The Departments of Radiation Oncology works together with medical oncologists and thoracic surgeons to provide patients with the most comprehensive multidisciplinary management of lung cancer. The most current and effective treatment approaches are provided in ultramodern settings where patient privacy and comfort are foremost.
There are two main types of radiation treatments, external and internal, that can be used based on the needs of the patient. External beam radiation is delivered using a linear accelerator that produces high energy x-ray or electron beams that are aimed at the diseased tissues. Internal radiation or brachytherapy uses radioactive seeds placed within or next to the area to be treated.
External beam radiation is the most common form of radiotherapy. It uses a linear accelerator to aim a beam of radiation at the diseased tissue. Each treatment lasts a few minutes and is administered over a number of weeks, five days a week. There is no discomfort during the actual radiation treatment. Radiotherapy hardware, software, treatment planning and delivery methods have advanced dramatically in recent years. These advances allow us to more accurately target the cancer with higher doses of radiation, while minimizing damage to adjacent healthy tissue. NewYork-Presbyterian utilizes the following state-of-the-art treatment techniques during our external beam lung treatments as required by the individual needs of each patient.
3D-CRT techniques are also frequently used to ensure that all the parts of each tumor are completely treated in all 3 dimensions. It combines multiple radiation treatment fields to deliver very precise doses of radiation to the lung and to spare the surrounding normal tissue.
At NewYork Presbyterian we use IMRT to treat lung cancer because of its ability to precisely vary or modulate the intensity of the radiation beam to match the shape of the tumor. This very accurate method assures that the entire tumor is properly treated and the exposure to normal tissue is minimized. The minimal exposure of normal tissues minimizes unwanted side effects. The treatment is given 5 days a week for 7 to 8 weeks.
Since the lungs are in continuous motion from breathing, it is a challenge to assure that the tumor does not move outside of the treatment field. At NewYork-Presbyterian, we use 4D treatment planning methods that take this motion into account. 4D is a relatively new planning method that may result in better outcomes.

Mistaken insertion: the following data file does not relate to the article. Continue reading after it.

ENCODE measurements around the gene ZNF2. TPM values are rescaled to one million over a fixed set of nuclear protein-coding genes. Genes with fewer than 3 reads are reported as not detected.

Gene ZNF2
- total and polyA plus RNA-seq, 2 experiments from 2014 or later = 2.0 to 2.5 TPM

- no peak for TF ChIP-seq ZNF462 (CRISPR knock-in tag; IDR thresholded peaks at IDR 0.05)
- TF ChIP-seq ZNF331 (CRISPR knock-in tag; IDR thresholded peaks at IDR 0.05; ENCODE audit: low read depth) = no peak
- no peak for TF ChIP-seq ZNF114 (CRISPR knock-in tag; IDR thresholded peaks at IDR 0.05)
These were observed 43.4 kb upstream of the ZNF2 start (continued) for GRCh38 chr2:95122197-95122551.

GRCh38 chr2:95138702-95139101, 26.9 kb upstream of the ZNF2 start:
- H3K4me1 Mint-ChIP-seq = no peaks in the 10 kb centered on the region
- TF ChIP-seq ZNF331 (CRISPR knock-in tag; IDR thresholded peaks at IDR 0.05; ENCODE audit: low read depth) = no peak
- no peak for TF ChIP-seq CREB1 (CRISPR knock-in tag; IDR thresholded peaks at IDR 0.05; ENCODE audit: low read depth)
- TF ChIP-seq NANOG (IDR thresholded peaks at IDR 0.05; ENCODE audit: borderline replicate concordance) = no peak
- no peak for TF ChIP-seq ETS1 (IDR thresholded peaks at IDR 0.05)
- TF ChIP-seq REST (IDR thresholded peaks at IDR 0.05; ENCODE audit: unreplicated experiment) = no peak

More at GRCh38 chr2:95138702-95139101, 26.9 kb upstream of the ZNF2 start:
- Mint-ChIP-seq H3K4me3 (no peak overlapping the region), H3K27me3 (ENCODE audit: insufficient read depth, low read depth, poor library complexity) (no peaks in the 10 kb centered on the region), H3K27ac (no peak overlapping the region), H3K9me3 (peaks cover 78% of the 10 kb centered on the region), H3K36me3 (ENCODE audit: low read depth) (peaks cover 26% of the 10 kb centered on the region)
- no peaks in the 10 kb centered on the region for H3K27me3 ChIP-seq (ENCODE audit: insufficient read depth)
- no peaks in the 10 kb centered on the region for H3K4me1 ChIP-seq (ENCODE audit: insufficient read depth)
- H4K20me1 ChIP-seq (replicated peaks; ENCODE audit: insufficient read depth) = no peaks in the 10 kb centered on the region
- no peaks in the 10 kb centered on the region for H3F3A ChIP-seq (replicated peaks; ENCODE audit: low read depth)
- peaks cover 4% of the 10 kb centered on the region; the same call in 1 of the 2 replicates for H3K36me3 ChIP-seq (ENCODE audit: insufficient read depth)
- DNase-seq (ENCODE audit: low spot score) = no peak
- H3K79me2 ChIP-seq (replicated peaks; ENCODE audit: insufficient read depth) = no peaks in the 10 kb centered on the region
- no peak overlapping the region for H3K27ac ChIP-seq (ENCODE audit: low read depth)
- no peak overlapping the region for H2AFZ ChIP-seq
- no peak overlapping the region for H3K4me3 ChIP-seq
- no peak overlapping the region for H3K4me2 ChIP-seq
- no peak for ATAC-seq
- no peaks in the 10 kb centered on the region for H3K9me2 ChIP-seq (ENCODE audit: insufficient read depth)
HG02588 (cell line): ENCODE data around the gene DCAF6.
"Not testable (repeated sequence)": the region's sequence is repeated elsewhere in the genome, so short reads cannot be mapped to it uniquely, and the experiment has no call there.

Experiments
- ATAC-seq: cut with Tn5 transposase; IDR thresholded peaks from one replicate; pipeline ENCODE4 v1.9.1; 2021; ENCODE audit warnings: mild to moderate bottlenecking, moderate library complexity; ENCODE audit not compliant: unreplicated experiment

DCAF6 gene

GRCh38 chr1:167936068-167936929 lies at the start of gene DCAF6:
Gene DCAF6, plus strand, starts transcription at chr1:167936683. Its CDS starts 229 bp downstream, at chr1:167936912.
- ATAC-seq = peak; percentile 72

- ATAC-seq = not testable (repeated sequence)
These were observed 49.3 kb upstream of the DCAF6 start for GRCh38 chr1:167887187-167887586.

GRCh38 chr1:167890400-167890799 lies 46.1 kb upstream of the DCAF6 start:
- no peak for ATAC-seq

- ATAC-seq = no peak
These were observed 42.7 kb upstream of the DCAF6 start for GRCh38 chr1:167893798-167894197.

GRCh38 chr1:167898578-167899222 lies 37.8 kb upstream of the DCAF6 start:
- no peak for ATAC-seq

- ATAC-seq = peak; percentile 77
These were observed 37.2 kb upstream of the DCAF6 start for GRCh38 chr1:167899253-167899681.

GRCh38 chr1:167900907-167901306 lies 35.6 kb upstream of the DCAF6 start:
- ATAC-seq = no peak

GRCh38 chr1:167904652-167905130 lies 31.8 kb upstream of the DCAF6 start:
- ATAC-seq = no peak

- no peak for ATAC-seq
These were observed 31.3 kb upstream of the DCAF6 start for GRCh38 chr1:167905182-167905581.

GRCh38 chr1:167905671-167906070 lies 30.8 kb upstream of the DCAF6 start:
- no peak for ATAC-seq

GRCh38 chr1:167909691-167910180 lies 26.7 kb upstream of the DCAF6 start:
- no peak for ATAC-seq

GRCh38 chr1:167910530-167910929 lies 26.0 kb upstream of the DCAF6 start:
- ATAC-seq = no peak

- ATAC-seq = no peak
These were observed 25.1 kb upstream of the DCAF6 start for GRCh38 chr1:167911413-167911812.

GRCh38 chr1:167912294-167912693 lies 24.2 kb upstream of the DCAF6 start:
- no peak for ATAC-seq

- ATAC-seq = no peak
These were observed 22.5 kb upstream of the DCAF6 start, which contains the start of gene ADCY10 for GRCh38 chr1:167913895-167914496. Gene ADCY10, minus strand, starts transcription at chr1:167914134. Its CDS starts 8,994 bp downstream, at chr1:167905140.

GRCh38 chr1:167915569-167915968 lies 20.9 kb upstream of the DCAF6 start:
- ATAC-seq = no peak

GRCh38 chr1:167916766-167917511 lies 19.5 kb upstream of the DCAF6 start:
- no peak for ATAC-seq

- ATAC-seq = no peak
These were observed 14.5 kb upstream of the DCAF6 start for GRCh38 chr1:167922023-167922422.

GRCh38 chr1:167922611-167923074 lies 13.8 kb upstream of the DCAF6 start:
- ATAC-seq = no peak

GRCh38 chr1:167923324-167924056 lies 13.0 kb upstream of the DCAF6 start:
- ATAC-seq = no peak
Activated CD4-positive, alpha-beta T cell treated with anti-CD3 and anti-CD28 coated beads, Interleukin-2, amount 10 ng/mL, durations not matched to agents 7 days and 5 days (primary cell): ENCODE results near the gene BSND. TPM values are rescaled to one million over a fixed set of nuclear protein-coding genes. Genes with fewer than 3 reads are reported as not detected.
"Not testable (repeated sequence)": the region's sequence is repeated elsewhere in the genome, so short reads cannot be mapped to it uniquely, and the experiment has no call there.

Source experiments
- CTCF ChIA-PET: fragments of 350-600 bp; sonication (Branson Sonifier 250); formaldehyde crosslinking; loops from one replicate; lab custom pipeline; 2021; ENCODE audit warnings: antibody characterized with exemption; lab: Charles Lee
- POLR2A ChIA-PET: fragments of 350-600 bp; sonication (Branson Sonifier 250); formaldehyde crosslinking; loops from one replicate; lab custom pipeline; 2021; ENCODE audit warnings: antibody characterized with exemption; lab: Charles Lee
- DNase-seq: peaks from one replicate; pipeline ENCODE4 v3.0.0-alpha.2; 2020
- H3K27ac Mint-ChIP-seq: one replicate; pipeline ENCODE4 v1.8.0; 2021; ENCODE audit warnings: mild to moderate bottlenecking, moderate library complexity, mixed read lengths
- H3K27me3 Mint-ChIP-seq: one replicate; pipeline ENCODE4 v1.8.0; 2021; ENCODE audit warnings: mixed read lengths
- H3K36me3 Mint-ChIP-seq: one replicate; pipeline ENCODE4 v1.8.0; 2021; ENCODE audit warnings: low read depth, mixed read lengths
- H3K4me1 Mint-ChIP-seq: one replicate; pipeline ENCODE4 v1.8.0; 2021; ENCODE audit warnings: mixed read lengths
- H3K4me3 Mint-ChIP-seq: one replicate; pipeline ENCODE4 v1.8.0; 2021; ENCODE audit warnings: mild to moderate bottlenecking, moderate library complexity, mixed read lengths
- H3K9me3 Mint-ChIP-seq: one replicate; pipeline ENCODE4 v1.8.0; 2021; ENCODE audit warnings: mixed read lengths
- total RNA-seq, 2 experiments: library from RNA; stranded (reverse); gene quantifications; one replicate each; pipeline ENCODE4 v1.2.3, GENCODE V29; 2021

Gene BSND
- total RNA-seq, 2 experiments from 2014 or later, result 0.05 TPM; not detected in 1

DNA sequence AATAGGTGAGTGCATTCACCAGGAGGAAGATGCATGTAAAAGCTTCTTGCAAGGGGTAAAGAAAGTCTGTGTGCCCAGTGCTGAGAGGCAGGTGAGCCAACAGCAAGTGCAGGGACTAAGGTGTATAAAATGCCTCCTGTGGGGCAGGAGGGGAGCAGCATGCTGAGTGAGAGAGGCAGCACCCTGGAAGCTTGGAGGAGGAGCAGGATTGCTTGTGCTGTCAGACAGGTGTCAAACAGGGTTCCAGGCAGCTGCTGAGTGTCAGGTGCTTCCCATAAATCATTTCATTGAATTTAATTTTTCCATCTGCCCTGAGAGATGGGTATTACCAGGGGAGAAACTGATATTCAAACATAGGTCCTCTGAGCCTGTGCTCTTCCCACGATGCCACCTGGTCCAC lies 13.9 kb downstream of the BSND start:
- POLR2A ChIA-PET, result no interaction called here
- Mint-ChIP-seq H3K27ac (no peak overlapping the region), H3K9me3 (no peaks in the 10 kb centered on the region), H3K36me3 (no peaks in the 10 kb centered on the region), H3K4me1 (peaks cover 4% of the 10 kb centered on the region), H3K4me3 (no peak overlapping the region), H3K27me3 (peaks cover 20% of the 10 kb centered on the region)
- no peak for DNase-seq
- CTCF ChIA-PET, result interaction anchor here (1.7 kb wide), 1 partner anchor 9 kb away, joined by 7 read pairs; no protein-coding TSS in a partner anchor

During SBRT, each patient is gently and comfortably placed in frame with special measuring devices that allow the treatment team to exactly locate the area to be treated in relation to the frame. Later, the patient is treated using that same frame to guide pencil thin beams of radiation to target the diseased area in continuous arcs. This very precise treatment is given once or twice a week for 3 to 6 weeks.
At NewYork-Presbyterian, we often use technology that combines or "fuses together" magnetic resonance images (MRI), positron emission tomography (PET), and CAT Scan images to help us determine the geometric and metabolic characteristics of each tumor. This process allows for better treatment planning and maximizing the benefit of IMRT.
NewYork-Presbyterian Radiation Oncology is one of a few centers in the country to offer intraoperative seed implants for lung cancers. During this procedure, radioactive seeds are placed in diseased tissue during an operation to remove a lung tumor. They may be placed in areas where it is difficult or impossible to achieve complete surgical removal of all the diseased tissue or in patients for whom a more aggressive surgery may be considered too risky. The seeds give off their radiation over the next weeks and months to treat any remaining disease. For this purpose, we continue to use Iodine-125 (I-125) seeds and most recently, NewYork-Presbyterian was one of the first in the nation to use a new isotope called Cesium-131 (Cs-131). Cs-131 gives off its radiation in a shorter time period and has some other beneficial characteristics that may improve outcomes.
During HDR treatments, a tiny highly radioactive source is computer guided through a catheter to the area of the lung to be treated. It is left in place for a few minutes to deliver a therapeutic dose of radiation and then removed. There is little or no discomfort. This type of HDR treatment is often used to treat cancers near or within the bronchial tubes of the lung including metastases from other parts of the body. Patients who need additional radiation but cannot get additional conventional radiation because of prior treatment, may also benefit from this type of therapy.